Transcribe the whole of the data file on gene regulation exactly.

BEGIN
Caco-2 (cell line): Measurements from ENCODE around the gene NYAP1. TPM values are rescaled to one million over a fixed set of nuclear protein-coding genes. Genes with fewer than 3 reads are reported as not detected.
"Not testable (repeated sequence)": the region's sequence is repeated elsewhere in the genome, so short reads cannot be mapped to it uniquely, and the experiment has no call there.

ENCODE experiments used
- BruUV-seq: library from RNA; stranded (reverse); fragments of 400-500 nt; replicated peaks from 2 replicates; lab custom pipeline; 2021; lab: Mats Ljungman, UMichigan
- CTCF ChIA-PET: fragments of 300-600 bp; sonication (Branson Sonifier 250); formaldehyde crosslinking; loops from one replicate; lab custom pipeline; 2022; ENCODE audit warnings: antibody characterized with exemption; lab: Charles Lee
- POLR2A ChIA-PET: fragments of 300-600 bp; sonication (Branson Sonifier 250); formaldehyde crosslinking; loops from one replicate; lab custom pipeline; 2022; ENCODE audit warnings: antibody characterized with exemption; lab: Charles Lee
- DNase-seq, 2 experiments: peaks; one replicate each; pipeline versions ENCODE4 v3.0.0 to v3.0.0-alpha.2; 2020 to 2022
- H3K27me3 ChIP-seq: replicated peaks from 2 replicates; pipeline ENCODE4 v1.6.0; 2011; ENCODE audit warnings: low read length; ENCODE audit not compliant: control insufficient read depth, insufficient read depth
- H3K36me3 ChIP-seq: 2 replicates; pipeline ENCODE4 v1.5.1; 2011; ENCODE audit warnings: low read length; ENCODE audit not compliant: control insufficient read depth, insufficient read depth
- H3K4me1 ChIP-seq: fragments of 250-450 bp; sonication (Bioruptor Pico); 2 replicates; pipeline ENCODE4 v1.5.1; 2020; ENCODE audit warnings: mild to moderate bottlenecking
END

Caco-2 (cell line): Measurements from ENCODE around the gene NYAP1. TPM values are rescaled to one million over a fixed set of nuclear protein-coding genes. Genes with fewer than 3 reads are reported as not detected.
"Not testable (repeated sequence)": the region's sequence is repeated elsewhere in the genome, so short reads cannot be mapped to it uniquely, and the experiment has no call there.

ENCODE experiments used
- BruUV-seq: library from RNA; stranded (reverse); fragments of 400-500 nt; replicated peaks from 2 replicates; lab custom pipeline; 2021; lab: Mats Ljungman, UMichigan
- CTCF ChIA-PET: fragments of 300-600 bp; sonication (Branson Sonifier 250); formaldehyde crosslinking; loops from one replicate; lab custom pipeline; 2022; ENCODE audit warnings: antibody characterized with exemption; lab: Charles Lee
- POLR2A ChIA-PET: fragments of 300-600 bp; sonication (Branson Sonifier 250); formaldehyde crosslinking; loops from one replicate; lab custom pipeline; 2022; ENCODE audit warnings: antibody characterized with exemption; lab: Charles Lee
- DNase-seq, 2 experiments: peaks; one replicate each; pipeline versions ENCODE4 v3.0.0 to v3.0.0-alpha.2; 2020 to 2022
- H3K27me3 ChIP-seq: replicated peaks from 2 replicates; pipeline ENCODE4 v1.6.0; 2011; ENCODE audit warnings: low read length; ENCODE audit not compliant: control insufficient read depth, insufficient read depth
- H3K36me3 ChIP-seq: 2 replicates; pipeline ENCODE4 v1.5.1; 2011; ENCODE audit warnings: low read length; ENCODE audit not compliant: control insufficient read depth, insufficient read depth
- H3K4me1 ChIP-seq: fragments of 250-450 bp; sonication (Bioruptor Pico); 2 replicates; pipeline ENCODE4 v1.5.1; 2020; ENCODE audit warnings: mild to moderate bottlenecking